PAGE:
A revolution in academic publishing?
12 September 2018
On 4 September 2018 Science Europe – a coalition of European research funders – issued a statement called Plan S, which would fundamentally change the pace of transition to full Open Access. The full documents, with a press release from the League of European Research Universities (LERU), are here.
From 1 January 2020 academic publications, where the research has been funded by public grants provided by national and European Research Councils and funding bodies, must be published in compliant Open Access Journals or on compliant Open Access platforms. The vision is ambitious and represents a further step in the unstoppable move to immediate Open Access. The researchers will retain their copyright and will not be able to assign it to publishers as a condition of being published. Article Processing Charges (APCs) will be capped at a certain level and, crucially, payment of hybrid APCs will no longer be possible via this funding mechanism.
For those research funders signed up to this new approach, this is a momentous step. It is potentially a revolution in the way research outputs are made available to a global audience. Understandably, many publishers are less than enthusiastic about the new arrangements. ‘Asked for comments ahead of the plan’s launch, publishers said they had serious concerns — particularly around the banning of hybrid journals. A spokesperson for the International Association of Scientific, Technical and Medical Publishers (STM), based in Oxford, UK, which represents 145 publishers, told Nature’s news team that although it welcomed funders’ efforts to expand access to peer-reviewed scientific works, some sections of Plan S “require further careful consideration to avoid any unintended limitations on academic freedoms”. In particular, the STM spokesperson said, banning hybrid journals — which have delivered a lot of growth in open-access articles …— could “severely slow down the transition”. The publishing giant Elsevier said it supported the STM’s comments (see here for the full article.).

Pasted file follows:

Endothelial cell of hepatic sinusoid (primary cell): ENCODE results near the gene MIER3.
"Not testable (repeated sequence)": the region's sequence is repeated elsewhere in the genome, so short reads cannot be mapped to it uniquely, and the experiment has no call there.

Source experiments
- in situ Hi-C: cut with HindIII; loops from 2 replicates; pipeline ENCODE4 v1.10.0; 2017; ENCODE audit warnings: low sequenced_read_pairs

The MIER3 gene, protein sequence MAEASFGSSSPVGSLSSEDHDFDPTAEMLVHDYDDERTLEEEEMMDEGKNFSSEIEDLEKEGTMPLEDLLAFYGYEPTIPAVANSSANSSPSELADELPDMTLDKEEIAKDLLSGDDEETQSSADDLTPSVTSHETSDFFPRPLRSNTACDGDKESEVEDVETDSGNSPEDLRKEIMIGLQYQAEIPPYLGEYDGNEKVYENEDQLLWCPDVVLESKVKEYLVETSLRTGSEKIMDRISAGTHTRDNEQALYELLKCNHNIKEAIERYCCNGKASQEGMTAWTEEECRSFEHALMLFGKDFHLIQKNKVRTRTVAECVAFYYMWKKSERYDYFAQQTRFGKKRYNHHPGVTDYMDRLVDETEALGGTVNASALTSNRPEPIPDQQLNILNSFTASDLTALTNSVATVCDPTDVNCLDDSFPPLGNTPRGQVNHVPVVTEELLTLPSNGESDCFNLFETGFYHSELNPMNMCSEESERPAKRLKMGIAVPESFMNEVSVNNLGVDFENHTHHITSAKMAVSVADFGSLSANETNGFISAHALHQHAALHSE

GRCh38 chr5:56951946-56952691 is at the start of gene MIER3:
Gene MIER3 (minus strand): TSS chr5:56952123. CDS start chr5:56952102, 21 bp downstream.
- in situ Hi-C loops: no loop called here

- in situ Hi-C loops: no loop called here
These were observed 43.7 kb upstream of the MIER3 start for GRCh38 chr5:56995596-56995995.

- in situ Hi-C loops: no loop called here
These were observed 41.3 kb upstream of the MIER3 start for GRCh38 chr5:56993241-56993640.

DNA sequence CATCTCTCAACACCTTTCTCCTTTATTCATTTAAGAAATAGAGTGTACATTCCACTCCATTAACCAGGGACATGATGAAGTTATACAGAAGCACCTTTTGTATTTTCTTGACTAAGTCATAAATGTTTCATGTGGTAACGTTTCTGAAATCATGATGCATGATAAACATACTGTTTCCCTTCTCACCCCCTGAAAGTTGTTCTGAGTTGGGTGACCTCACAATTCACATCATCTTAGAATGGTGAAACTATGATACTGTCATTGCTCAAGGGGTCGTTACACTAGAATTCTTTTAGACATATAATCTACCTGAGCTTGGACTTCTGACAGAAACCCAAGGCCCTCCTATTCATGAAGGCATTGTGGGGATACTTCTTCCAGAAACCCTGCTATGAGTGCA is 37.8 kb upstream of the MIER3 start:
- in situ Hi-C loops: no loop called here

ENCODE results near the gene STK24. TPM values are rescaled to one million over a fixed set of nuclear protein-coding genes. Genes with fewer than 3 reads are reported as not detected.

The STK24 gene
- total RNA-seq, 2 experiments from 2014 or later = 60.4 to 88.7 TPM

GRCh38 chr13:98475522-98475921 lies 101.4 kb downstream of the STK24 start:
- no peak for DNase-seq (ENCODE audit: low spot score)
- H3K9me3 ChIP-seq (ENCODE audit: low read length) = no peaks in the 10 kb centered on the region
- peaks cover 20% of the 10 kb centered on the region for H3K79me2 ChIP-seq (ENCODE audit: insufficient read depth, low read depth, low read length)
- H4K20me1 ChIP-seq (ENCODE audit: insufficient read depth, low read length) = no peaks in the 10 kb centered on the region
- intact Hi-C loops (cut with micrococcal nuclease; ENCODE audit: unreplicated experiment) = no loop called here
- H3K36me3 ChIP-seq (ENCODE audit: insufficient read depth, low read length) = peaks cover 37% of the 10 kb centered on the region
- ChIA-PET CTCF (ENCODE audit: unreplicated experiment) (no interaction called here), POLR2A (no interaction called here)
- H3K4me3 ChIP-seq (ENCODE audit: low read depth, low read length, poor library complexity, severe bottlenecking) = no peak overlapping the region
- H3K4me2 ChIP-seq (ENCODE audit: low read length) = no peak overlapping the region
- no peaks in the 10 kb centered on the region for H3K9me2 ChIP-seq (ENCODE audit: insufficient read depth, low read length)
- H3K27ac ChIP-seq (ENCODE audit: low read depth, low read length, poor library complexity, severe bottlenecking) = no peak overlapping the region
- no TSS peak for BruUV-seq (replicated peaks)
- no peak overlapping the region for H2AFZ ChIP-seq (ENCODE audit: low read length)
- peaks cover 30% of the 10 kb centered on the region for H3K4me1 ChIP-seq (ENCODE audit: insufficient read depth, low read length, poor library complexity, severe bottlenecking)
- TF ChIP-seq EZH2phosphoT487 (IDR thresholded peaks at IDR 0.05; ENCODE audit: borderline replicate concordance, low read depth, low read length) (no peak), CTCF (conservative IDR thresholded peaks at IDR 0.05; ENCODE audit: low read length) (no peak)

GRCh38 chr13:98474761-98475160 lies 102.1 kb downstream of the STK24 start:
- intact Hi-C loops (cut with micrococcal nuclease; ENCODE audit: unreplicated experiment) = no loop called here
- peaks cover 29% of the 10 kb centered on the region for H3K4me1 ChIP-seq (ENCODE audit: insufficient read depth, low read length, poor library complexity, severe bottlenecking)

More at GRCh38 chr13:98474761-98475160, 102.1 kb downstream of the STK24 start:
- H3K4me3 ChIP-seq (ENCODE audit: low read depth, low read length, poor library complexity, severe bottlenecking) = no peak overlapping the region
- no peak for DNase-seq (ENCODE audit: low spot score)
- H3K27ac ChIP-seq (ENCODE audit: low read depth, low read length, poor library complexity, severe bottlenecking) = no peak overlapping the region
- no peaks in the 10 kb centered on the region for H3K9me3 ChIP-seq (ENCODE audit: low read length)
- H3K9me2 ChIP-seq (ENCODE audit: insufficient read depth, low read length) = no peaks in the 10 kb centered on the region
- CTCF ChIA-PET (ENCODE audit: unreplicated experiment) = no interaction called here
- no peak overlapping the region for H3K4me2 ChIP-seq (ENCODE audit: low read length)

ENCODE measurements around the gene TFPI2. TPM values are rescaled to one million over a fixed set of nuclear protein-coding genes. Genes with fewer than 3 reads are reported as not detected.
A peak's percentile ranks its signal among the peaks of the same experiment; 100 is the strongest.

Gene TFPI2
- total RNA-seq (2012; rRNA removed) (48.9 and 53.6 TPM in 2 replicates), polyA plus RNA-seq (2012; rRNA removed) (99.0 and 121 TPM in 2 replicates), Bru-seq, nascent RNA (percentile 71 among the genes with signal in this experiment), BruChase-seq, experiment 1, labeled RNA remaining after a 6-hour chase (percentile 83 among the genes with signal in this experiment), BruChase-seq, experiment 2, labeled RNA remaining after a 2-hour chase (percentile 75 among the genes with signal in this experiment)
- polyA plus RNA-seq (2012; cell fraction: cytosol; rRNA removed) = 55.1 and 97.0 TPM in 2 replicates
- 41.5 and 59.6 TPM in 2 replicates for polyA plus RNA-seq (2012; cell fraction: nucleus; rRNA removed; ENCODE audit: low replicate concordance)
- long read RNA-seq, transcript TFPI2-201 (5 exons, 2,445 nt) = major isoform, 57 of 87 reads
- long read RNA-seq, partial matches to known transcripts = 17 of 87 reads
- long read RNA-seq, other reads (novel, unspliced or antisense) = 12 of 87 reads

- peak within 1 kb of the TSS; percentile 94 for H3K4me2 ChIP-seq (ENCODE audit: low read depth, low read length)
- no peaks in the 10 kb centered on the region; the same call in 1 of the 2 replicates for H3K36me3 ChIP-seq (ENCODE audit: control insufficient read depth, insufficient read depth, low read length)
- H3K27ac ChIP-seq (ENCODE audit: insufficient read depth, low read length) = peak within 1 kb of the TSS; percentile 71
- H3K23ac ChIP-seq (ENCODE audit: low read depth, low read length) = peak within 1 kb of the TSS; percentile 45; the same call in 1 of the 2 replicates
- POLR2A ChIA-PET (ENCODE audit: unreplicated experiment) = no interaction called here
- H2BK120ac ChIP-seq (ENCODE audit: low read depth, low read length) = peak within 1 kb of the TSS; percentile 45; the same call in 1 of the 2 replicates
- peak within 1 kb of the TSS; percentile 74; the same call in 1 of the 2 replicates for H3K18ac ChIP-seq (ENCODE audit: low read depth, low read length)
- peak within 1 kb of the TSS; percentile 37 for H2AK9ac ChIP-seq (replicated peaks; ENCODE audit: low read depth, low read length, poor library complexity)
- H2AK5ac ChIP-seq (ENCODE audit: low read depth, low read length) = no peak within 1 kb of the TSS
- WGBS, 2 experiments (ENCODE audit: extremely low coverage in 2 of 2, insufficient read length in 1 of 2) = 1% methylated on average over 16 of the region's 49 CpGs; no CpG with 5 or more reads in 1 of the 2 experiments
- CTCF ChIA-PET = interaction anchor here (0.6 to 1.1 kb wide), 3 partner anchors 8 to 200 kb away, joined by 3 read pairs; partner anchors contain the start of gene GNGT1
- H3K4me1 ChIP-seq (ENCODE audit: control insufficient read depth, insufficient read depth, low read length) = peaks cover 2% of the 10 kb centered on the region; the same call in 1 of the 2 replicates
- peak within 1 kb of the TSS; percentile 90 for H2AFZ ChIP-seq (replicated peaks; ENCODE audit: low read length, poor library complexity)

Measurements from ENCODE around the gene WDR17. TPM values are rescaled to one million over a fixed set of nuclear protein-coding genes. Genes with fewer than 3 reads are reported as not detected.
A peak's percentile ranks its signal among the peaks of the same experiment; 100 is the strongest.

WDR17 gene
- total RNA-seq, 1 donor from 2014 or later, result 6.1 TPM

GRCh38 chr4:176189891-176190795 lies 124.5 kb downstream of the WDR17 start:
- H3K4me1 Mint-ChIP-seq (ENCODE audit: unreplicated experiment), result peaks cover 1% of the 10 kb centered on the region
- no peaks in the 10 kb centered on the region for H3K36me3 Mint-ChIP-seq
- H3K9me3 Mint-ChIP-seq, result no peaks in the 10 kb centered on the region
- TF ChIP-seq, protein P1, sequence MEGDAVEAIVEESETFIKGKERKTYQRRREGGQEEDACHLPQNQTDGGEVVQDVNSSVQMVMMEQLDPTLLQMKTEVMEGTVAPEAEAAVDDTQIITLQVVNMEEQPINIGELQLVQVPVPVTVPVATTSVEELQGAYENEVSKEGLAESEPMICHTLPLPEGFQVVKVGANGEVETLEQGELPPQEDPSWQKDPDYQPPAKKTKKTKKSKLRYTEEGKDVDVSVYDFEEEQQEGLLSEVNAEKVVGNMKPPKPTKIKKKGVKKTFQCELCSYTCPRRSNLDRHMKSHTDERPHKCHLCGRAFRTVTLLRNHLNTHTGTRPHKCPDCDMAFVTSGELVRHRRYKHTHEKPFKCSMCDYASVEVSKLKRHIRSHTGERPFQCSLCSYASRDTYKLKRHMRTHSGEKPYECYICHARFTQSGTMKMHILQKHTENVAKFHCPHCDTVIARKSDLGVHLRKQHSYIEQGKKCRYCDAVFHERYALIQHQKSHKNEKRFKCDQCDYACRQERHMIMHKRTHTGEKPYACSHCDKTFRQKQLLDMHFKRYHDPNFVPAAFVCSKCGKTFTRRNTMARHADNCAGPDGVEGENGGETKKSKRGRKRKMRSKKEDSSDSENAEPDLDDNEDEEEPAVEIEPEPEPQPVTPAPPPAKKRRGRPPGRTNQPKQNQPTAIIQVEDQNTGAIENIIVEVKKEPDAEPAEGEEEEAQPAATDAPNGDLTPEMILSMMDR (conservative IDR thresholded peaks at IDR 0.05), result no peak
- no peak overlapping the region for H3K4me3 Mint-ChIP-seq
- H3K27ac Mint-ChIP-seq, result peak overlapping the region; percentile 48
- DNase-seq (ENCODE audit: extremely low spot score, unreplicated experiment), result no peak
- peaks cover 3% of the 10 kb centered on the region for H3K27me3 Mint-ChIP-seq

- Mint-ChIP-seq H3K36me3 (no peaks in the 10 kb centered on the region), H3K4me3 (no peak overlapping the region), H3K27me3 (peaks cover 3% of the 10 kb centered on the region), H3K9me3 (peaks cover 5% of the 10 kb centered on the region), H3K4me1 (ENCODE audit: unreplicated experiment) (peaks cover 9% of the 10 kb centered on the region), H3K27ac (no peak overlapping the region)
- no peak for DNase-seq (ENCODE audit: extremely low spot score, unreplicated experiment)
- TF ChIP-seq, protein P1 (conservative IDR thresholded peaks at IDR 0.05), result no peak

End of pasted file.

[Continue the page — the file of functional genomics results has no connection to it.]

The way Plan S is implemented will be important:
- Plan S works in a European setting, and Europe will be a leader in setting a new direction of travel for academic publishing. It will be great to see worldwide take-up of this new position – to effect change in publishing practice on a global scale.
- The statement says that APCs will be capped, but does not give a value. It would be really helpful for a value to be stated.
- Offsetting is emphasized in the statement. This is vital in a transition period, where parts of the world will still want to publish under the subscription model, whilst others will be working under the schema being promoted by Plan S. It is unthinkable for APCs to be capped whilst subscription charges increase.
- Learned Societies, who derive income from sales of their journals, will be particularly challenged.
- Plan S notes that the move to OA monographs may take longer than 1 January 2020. However, UCL Press is already producing OA research monographs, with tremendous results.
- The timescale envisaged for these ambitious changes is 1 January 2020. All parties need to act now if this timetable is to be met.
Plan S requires all universities and researchers to comply with new funding requirements; sets the onus on publishers to change their business models in favour of immediate OA; caps APC payments and requires offsetting arrangements to ease the transition to full OA; and requires all this by 1 January 2020. Plan S has the potential to be a game changer in the move to full and immediate OA. It presents real challenges in terms of implementation and all stakeholders need to work together to make it a reality.
If UCL colleagues have any questions on these developments, please contact the UCL Open Access Team in the first instance. Contact details are here.
Pro-Vice-Provost (UCL Library Services)